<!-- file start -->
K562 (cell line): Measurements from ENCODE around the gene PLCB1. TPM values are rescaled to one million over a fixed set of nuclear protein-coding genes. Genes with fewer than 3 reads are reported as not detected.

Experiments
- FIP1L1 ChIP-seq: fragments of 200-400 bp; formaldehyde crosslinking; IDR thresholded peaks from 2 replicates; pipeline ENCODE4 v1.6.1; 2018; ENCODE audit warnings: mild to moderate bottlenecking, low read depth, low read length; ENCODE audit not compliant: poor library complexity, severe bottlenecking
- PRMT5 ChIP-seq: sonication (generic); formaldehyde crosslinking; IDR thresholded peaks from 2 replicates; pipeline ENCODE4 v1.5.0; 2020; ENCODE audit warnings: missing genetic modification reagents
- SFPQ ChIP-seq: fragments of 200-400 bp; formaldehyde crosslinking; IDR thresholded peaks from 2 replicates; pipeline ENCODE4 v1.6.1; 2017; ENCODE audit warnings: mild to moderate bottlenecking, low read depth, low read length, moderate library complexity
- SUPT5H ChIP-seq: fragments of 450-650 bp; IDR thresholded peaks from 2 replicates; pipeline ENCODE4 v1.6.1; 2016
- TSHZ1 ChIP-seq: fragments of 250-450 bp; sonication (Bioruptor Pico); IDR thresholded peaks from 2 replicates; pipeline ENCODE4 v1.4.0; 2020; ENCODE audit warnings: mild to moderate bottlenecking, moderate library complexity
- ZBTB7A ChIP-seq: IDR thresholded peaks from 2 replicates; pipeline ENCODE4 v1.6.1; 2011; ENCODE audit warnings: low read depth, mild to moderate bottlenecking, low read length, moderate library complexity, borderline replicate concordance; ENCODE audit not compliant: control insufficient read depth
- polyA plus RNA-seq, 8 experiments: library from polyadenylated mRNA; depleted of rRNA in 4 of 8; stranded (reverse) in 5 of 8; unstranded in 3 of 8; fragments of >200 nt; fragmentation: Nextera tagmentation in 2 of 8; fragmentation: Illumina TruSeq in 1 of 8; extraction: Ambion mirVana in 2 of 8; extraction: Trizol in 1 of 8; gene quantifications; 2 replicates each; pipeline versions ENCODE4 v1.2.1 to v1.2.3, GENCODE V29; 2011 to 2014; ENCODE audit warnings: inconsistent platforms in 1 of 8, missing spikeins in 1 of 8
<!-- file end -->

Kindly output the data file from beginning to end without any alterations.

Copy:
K562 (cell line): Measurements from ENCODE around the gene PLCB1. TPM values are rescaled to one million over a fixed set of nuclear protein-coding genes. Genes with fewer than 3 reads are reported as not detected.

Experiments
- FIP1L1 ChIP-seq: fragments of 200-400 bp; formaldehyde crosslinking; IDR thresholded peaks from 2 replicates; pipeline ENCODE4 v1.6.1; 2018; ENCODE audit warnings: mild to moderate bottlenecking, low read depth, low read length; ENCODE audit not compliant: poor library complexity, severe bottlenecking
- PRMT5 ChIP-seq: sonication (generic); formaldehyde crosslinking; IDR thresholded peaks from 2 replicates; pipeline ENCODE4 v1.5.0; 2020; ENCODE audit warnings: missing genetic modification reagents
- SFPQ ChIP-seq: fragments of 200-400 bp; formaldehyde crosslinking; IDR thresholded peaks from 2 replicates; pipeline ENCODE4 v1.6.1; 2017; ENCODE audit warnings: mild to moderate bottlenecking, low read depth, low read length, moderate library complexity
- SUPT5H ChIP-seq: fragments of 450-650 bp; IDR thresholded peaks from 2 replicates; pipeline ENCODE4 v1.6.1; 2016
- TSHZ1 ChIP-seq: fragments of 250-450 bp; sonication (Bioruptor Pico); IDR thresholded peaks from 2 replicates; pipeline ENCODE4 v1.4.0; 2020; ENCODE audit warnings: mild to moderate bottlenecking, moderate library complexity
- ZBTB7A ChIP-seq: IDR thresholded peaks from 2 replicates; pipeline ENCODE4 v1.6.1; 2011; ENCODE audit warnings: low read depth, mild to moderate bottlenecking, low read length, moderate library complexity, borderline replicate concordance; ENCODE audit not compliant: control insufficient read depth
- polyA plus RNA-seq, 8 experiments: library from polyadenylated mRNA; depleted of rRNA in 4 of 8; stranded (reverse) in 5 of 8; unstranded in 3 of 8; fragments of >200 nt; fragmentation: Nextera tagmentation in 2 of 8; fragmentation: Illumina TruSeq in 1 of 8; extraction: Ambion mirVana in 2 of 8; extraction: Trizol in 1 of 8; gene quantifications; 2 replicates each; pipeline versions ENCODE4 v1.2.1 to v1.2.3, GENCODE V29; 2011 to 2014; ENCODE audit warnings: inconsistent platforms in 1 of 8, missing spikeins in 1 of 8